Twitter user @Tlaly_Branch visited the Cape Town store and sent this critique to the retailer:

Certainly a valid criticism, and one worth responding to: Generally speaking, for a business or politician, if someone sends you a valid criticism and is clearly looking for a legitimate response (not just trolling), it’s a good practice to respond. H&M did just that.  However, they did so in the worst way possible:

It appears that H&M was trying to say that their marketing is in a constant state of flux and they try to be as diverse as possible in all of their marketing mediums.  However, look at the first and second tweets…they use the word “positive” in each tweet.  In other words: Black models don’t convey a positive image.

I really don’t think this is what H&M was trying to say, but it is definitely an implication of what they did say.  Twitter users, naturally, let the brand have it, and they were forced it issue a clarification:

They also issued this apology tweet:

So, the lesson here: Be careful with every part of a tweet.  The implications of any tweet can get you into deep, deep trouble.

Minnesota GOP group tweets about #Negroproblem

Well, that’s one of the worst possible hashtags that any political group could use.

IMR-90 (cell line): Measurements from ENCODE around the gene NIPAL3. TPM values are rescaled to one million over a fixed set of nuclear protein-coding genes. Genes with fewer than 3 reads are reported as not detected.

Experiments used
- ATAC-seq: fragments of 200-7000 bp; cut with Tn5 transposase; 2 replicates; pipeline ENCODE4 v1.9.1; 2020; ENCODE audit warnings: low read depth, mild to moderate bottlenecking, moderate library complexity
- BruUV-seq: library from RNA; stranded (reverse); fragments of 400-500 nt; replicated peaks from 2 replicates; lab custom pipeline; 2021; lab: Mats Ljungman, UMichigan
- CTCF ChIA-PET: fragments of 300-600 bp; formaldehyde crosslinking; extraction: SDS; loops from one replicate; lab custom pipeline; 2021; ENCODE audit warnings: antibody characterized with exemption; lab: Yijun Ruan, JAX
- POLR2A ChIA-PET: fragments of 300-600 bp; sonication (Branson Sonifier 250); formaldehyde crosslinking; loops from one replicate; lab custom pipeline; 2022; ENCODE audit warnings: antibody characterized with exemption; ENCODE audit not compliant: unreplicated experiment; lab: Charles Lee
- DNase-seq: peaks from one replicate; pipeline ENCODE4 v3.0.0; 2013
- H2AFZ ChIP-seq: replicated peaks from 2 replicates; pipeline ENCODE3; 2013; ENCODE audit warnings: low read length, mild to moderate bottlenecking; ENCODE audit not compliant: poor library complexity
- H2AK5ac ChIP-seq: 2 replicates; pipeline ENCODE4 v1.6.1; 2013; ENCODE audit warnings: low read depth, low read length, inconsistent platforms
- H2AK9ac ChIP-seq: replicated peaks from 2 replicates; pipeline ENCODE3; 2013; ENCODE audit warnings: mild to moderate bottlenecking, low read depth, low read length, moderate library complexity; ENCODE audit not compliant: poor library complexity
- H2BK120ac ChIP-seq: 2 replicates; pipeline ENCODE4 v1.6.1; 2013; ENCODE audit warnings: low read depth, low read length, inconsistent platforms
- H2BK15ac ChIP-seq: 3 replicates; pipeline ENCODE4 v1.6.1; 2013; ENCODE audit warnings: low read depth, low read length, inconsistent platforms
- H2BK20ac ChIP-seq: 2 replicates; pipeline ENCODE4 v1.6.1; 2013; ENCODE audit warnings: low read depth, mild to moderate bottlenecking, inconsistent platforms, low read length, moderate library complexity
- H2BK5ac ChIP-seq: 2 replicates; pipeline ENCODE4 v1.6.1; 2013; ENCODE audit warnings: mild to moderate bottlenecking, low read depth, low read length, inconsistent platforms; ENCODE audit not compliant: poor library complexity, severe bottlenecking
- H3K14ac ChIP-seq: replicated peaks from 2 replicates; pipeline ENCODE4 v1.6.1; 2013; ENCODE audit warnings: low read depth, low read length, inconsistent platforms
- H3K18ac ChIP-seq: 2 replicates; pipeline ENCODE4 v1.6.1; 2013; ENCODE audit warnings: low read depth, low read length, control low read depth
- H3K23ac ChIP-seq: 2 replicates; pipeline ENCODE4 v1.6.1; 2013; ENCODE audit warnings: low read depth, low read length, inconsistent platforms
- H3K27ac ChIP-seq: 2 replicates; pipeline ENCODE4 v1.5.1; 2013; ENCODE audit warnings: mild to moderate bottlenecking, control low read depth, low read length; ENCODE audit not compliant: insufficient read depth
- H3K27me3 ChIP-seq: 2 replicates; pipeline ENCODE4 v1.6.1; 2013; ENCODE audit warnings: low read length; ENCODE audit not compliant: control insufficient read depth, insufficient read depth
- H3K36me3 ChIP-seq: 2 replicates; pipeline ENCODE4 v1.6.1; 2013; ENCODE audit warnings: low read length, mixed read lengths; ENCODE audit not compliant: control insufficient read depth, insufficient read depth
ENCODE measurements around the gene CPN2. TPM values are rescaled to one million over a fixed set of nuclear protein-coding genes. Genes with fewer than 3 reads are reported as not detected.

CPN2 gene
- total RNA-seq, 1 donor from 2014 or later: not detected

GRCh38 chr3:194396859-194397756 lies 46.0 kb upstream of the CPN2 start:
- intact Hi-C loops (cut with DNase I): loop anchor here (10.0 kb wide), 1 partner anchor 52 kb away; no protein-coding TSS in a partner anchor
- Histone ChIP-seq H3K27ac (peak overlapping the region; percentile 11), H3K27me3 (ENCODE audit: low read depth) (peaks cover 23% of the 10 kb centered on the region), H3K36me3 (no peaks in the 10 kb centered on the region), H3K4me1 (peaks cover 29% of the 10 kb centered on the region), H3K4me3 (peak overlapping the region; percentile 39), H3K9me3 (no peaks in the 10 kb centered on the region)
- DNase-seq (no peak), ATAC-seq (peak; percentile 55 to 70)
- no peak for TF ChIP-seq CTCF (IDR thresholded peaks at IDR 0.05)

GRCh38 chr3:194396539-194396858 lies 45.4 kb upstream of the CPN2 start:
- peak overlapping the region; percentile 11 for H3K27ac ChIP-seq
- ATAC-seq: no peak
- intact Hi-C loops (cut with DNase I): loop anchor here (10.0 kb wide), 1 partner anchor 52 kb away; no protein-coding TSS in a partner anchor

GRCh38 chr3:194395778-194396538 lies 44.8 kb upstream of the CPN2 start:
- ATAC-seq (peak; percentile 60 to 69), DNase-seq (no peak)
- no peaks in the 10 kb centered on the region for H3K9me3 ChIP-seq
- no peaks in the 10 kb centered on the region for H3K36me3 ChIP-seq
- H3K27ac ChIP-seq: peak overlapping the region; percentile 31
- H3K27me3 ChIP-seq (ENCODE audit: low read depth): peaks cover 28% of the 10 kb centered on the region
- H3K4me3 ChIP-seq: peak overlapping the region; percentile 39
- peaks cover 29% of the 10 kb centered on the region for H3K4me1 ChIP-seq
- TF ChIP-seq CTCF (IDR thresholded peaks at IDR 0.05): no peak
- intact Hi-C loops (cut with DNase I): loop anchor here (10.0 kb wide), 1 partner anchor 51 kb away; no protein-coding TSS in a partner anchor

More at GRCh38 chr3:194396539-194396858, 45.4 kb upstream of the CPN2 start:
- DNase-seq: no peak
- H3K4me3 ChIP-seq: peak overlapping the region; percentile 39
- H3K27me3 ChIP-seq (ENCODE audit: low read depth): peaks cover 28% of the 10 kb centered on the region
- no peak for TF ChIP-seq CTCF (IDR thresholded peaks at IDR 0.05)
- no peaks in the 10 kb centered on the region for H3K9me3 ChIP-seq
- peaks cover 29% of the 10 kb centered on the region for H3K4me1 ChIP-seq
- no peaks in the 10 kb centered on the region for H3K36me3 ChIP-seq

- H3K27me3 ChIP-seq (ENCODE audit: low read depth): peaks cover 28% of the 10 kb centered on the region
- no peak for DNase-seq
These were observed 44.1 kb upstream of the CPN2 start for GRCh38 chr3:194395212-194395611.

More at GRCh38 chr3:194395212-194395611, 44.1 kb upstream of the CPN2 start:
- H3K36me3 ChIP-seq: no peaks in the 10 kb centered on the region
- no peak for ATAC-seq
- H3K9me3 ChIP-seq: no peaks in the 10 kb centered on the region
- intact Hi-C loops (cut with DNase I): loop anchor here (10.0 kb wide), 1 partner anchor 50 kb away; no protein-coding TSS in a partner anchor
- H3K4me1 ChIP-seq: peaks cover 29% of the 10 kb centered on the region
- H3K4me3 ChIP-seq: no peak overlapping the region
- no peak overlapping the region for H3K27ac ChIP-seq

The background: Minnesota, like numerous other cities, is in the midst of heavy backlash as a result of the fatal shooting of Jamar Clark by police officers.  In the aftermath of the shooting, there have been a series of protests outside of the 4th Precinct in Minneapolis.

So, in the middle of this, the following was tweeted out by the Seventh Congressional District Republicans, a GOP group in Minnesota:


Yeah…no.  Just no.  Talk about a terrible idea!!

For obvious reasons, local Democrats attacked the tweet, with Ken Martin, head of the Minnesota DFL Party, saying in a statement:

“There is absolutely no place for this kind of ugly language in our state. We call on Chairman Downey to apologize to the people of Minnesota for the racist and bigoted comment.”

To his credit, the head of the Minnesota Republican Party, Keith Downey, tweeted this:

An important point about this apology:  There is no, “Apologies to all offended.”  I hate that line, because it’s a wink and a nod:  “Oh, you weren’t offended?  Well, in that case, no apology, let’s high five!”  This is just a straight up, “Apologies.  We were wrong.”

Anyway, this entire issue shows the importance of training for anyone tweeting in the name of you or your brand.  Yes, these were volunteers who were working for free.  However, they were tweeting in the name of the Republican Party, and as a result of their bad taste and stupidity, the local Republicans have seen their brand damaged.  It is critically important that you train anyone tweeting in the name of you or your company in order to avoid a scandal like this.  That’s challenge is multiplied when you are dealing with volunteers, but it’s still vitally necessary, a lesson that the Minnesota GOP found out the hard way.

Tweets and Consequences